Minute and Minute - Homographs

Vocabulary | Confusables | Humour


Did you know that there are over 600,000 words in English? That's a lot of words, and far more than any human being could ever manage to learn. Even Shakespeare only used around 55,000 different words in all of his works. Mind you, he did actually invent quite a few of them. To get a good mastery of English, you do need to expand your vocabulary as much as possible. The more words you know, the better your English will be. The Activities here will help you to quickly develop your vocabulary.


Certain words in English are so alike that they confuse even native English speakers. Words like their and there for instance are often confused. The Activities here look in detail at some of the most common confusable words and give you plenty of explanation into how to use them correctly as well as plenty of exercises to help you avoid making mistakes in the future. 


These English Activities are built around English jokes. The jokes may be old or new; they may be very funny or just amusing. The language of the joke is explored, and you will begin to understand a very important aspect of the English language - humour. Many students of English, be they students of English as a second language or of English as a foreign language, find it very difficult to "get" English jokes. British humour has a strong satirical element aimed at showing the absurdity of everyday life. A lot of English humour depends on cultural knowledge and the themes commonly include the British class system, wit, innuendo, to boost subjects and puns, self-deprecation, sarcasm, and insults. As well as this, English humour is often delivered in a deadpan way or is considered by many to be insensitive. A particular aspect of British English humour is the humour of the macabre, were topics that are usually treated seriously are treated in a very humorous or satirical way.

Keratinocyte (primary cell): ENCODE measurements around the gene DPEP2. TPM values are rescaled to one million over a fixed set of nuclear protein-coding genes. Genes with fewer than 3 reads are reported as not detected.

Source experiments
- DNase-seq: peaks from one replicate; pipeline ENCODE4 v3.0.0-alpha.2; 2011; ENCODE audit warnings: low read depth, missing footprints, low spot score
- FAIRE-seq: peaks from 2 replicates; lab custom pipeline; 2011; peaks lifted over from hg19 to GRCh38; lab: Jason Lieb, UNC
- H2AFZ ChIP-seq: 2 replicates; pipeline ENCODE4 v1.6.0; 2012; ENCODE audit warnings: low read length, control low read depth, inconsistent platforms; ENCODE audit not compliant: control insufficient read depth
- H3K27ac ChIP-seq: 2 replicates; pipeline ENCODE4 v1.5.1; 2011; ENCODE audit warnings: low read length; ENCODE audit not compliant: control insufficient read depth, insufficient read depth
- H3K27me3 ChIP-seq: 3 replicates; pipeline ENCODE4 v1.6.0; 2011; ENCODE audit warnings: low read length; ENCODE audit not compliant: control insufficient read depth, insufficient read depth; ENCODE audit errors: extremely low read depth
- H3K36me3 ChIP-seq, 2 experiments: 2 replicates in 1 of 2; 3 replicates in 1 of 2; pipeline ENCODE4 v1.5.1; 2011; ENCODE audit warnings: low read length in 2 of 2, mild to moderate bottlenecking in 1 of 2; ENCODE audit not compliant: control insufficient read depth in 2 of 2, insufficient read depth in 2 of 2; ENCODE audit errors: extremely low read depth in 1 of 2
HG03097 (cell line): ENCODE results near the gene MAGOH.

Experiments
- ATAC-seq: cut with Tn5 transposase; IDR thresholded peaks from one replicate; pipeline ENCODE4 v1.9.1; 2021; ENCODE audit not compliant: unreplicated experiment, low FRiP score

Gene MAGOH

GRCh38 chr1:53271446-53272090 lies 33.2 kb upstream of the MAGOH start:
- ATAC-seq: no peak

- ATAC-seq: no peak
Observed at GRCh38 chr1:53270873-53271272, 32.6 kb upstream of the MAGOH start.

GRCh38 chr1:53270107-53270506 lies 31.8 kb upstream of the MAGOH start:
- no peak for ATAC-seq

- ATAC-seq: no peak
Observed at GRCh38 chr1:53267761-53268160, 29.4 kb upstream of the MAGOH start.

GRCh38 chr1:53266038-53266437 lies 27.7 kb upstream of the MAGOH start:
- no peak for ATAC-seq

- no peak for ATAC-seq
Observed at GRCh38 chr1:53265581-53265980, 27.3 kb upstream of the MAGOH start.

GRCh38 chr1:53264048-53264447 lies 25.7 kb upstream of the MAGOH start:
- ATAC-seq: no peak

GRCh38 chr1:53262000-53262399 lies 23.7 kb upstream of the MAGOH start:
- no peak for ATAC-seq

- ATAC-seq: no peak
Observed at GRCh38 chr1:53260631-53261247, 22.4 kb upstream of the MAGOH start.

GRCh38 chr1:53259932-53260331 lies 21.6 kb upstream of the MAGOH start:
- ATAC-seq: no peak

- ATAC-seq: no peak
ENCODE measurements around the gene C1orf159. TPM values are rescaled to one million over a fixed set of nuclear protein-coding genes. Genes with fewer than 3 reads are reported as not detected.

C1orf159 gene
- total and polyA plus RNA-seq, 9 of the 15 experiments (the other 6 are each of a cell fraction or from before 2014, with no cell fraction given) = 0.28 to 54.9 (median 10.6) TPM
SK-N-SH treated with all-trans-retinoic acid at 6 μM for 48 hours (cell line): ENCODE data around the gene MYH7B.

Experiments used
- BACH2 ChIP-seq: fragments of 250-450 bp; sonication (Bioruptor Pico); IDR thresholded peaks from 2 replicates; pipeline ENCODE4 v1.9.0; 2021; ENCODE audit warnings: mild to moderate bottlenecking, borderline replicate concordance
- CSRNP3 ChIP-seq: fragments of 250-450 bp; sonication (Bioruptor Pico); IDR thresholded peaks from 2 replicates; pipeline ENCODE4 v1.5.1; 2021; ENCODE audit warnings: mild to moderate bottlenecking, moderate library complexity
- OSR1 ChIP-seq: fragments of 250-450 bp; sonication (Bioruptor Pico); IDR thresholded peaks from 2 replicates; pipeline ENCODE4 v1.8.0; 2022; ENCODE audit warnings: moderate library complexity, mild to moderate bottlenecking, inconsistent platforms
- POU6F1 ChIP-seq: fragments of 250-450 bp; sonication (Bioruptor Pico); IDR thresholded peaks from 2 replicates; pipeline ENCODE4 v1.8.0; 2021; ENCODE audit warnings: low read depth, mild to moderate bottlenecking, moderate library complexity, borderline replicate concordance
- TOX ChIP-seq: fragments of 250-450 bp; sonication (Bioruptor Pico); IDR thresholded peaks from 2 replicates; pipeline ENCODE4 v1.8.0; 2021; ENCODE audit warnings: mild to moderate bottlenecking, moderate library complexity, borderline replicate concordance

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In this lesson, we will look at two of my video English lessons, one showing you how homonyms can be the basis for English jokes, and the other looking at the two words minute and minute. If you don’t know why these two words are different, then this lesson is certainly for you. The first video takes just one minute and 216 words to teach you all about the words minute and minute. The other video is a fun joke to help you understand why Tony's pet newt is called Tiny. After you have watched the videos, we will look at some of the more common homographs in English like: bass, bow, close, content, desert, incense, insult, invalid, object, read, row, suspect, tear, wind, and wound.  

From The OED on CD-ROM

minute, a. (mɪˈnjuːt, maɪˈnjuːt) 

†1.1 Chopped small. Obs. rare. 

†2.2 Of imposts, etc.: Lesser; esp. in minute tithes = ‘small tithes’. Obs. 

3.3 Very small in size, extent, amount, or degree.

   In the 17th and 18th centuries the comparative minuter frequently acquires the sense ‘smaller or more insignificant than another’, without the implication of extreme smallness. 

4.4 Of very little consequence or importance; trifling, petty.

   Minute philosopher is an echo of Cicero's quidam minuti philosophi (De Senect. xxiii, also De Div. i. xxx), where the adj. appears to have this sense, though in Eng. use it is sometimes apprehended as if belonging to sense 5. 

5.5 Of investigations, regulations, records, etc. (and hence of persons): Characterized by attention to very small matters or details; very precise or particular; very accurate.

minute, n.1 (ˈmɪnɪt) 

I.I A sixtieth (or other definite part) of a unit. 

1. a.I.1.a The sixtieth part of an hour (divided into sixty seconds). In earlier use frequently †minute of an hour, †minute while. Also, one of the lines upon a dial which mark the minute spaces.